Monday, October 29, 2007

Reformation






Reformation

It has been interesting to preach on Reformation Sunday this year. I am well aware of the Reformation, that extension of the Renaissance that developed in Northern Europe. It was a time that breathed new life throughout Europe in the 16th century. Now I know that Episcopalians still consider themselves catholic and do not celebrate Reformation Sunday with the Lutherans and the Reformed churches. But perhaps it might be something that could be observed.

The Renaissance came about when the trade from the East allowed a merchant class to evolve in Italy in the latter 15th century after the devastating plagues that had rampaged all over Europe and Asia. This new merchant class also thirsted for education and was willing to find it among the Muslims and Jews as well as from the Church. Centers of learning developed all over Europe, and the merchant class became the educated people, not just the nobility and church leaders.

Meanwhile, the Church was in a deep decline. Ancient truths were being overturned by new-found wisdom. Local nobles had wealth only through wise dealing with mercantile efforts, but they began to have more power than the Church who had for a time centered in Southern France. The popes no longer had the power to tax so they began to sell indulgences to raise funds for the re-building campaigns when they returned to Rome. They used the kind of authority they thought they had—over the gates of heaven.

Martin Luther, a 34 year old scholar-monk in northern Germany challenged the seller of the pope’s indulgences to a debate. Luther’s theology was not especially new or electrifying. But it was the first time that anyone had really challenged the papacy—and challenged it where it hurt the most—in the pocketbook.

What happened afterward was the real change of the Reformation. The nobles of the various states in Germany began to say No to papal authority because of the abuse of the popes. The papacy and the clergy throughout Europe had been wracked with scandal for years. It allowed the well-deserved criticism of the Church to stand and thrive by protecting those who began to follow Luther’s lead. Eventually the criticism began to spread all over Europe. Ultra-montaine leaders of both state and religion began to throw off the ancient authority of the popes. It was only this that gave Henry VIII the temerity to oppose Rome.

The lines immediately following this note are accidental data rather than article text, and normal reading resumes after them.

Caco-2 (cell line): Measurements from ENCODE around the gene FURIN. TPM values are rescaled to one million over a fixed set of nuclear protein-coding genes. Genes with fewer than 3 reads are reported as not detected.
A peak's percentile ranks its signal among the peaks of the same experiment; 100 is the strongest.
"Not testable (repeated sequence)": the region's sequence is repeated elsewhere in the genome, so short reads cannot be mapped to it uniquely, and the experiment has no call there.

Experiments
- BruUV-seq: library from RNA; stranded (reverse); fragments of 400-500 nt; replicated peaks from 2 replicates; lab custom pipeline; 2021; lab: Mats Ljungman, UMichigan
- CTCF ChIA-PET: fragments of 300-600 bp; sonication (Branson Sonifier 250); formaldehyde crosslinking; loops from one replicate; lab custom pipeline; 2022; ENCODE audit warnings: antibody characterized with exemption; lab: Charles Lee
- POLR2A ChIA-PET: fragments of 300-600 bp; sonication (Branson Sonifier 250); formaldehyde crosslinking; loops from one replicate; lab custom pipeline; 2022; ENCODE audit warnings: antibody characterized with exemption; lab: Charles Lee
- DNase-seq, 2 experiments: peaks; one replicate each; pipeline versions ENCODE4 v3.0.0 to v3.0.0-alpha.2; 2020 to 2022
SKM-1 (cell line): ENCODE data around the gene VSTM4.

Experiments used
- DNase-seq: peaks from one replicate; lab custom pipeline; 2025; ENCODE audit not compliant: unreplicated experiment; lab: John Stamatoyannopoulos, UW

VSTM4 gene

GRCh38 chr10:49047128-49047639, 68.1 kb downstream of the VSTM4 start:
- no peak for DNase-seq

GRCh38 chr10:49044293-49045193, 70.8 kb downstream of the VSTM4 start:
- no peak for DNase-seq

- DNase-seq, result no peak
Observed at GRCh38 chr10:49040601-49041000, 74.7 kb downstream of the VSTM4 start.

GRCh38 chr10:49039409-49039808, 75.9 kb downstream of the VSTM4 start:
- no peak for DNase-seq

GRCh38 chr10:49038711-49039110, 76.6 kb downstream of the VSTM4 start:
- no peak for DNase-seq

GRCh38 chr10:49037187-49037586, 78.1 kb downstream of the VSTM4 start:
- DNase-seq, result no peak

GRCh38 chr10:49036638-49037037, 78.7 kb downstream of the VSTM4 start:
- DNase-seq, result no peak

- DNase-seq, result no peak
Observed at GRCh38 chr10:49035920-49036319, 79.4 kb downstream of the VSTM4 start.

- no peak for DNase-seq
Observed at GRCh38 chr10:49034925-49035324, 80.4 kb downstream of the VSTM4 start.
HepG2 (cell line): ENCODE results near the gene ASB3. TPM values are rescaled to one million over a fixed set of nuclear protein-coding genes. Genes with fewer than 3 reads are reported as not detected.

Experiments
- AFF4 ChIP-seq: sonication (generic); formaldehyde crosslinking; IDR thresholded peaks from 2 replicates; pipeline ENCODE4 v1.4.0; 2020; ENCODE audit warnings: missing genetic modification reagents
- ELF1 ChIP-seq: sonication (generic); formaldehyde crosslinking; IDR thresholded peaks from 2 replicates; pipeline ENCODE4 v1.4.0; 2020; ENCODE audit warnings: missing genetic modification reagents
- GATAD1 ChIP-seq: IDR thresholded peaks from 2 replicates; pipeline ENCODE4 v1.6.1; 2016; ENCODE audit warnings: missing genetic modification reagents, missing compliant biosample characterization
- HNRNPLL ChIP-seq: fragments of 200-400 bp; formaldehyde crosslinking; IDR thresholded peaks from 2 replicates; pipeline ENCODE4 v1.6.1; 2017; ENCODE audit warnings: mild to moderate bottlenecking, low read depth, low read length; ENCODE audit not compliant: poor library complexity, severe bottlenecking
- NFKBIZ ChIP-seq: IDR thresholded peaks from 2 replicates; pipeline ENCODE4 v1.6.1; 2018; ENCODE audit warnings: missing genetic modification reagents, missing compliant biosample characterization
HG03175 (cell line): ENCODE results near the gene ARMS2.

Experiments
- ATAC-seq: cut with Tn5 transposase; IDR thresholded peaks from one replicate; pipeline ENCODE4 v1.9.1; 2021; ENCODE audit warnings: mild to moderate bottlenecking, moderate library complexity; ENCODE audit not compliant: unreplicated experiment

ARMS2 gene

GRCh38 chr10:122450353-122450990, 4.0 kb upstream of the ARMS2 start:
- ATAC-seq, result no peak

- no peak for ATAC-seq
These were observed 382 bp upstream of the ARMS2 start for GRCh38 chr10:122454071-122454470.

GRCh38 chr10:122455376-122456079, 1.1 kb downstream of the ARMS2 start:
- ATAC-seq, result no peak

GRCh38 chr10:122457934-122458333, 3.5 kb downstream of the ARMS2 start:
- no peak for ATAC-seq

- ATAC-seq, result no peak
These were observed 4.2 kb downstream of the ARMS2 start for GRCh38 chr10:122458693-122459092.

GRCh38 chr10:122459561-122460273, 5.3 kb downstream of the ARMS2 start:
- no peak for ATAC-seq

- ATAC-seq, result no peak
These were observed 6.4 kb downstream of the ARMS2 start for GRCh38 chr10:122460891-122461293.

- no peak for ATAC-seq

Luther’s theology did not stop with indulgences. It took on much of what was wrong with the superstitions that had developed in the age of anxiety during the Middle Ages. He attacked the paternalism that had evolved in the Church calling Christians to be responsible for their own faith.

Being responsible for our faith is the call to every Christian, Catholic or Protestant. It requires that all Christians live their lives in ways that emulate Christ and follow his way. We, who follow him, are to love the Lord our God and our neighbor as ourselves. We are to resist the temptation to buckle under the imperialism of our age. We are to provide a community, in which we can learn of one another, not exclude another because they think or act differently from the majority. Today Christianity cannot look to the majority as their paradigm. We cannot look to our political leaders for this kind of direction. We must be willing to find it in the way of Jesus.

In many ways today is somewhat like the 16th century. The laity has become the educated people in the face of fumbling clergy. The clergy are not trained to bring the message of Christ to a people who no longer understand the meaning of religious myth in their lives. Their myths involve sport’s heroes and get-rich-quick personages, not the stories of those who value truth, equality, integrity, and justice. The American myth no longer has to do with honor; it has to do with wealth. And clergy, who do not preach that God wants us to be wealthy, are likely seen by a great majority of society as irrelevant.

In this post-Christendom era when Christianity must be the leaven and not the loaf, we Christians must be willing to be drastically different from the majority of the world’s society. Christianity, if it is going to survive, is going to have to suffer the rejection of the majority in order to be true to the one who gave all that we might know faith. Honesty, integrity, truth, love, equality, perseverance, and humility, are all qualities that Jesus taught. The stories and parables he told remind us of the need for such virtue in our personal lives and in the social contract of those with whom we live. For that message, the message that a relationship with the God who is more than we can ask or imagine, is possible for those who are Christians look to Jesus. It is our gospel. It is our joy. If others want to know of that joy, we need to be willing to share it with them, not worrying about who can come to communion and who cannot.

1 comment:

Diane said...

I really like this.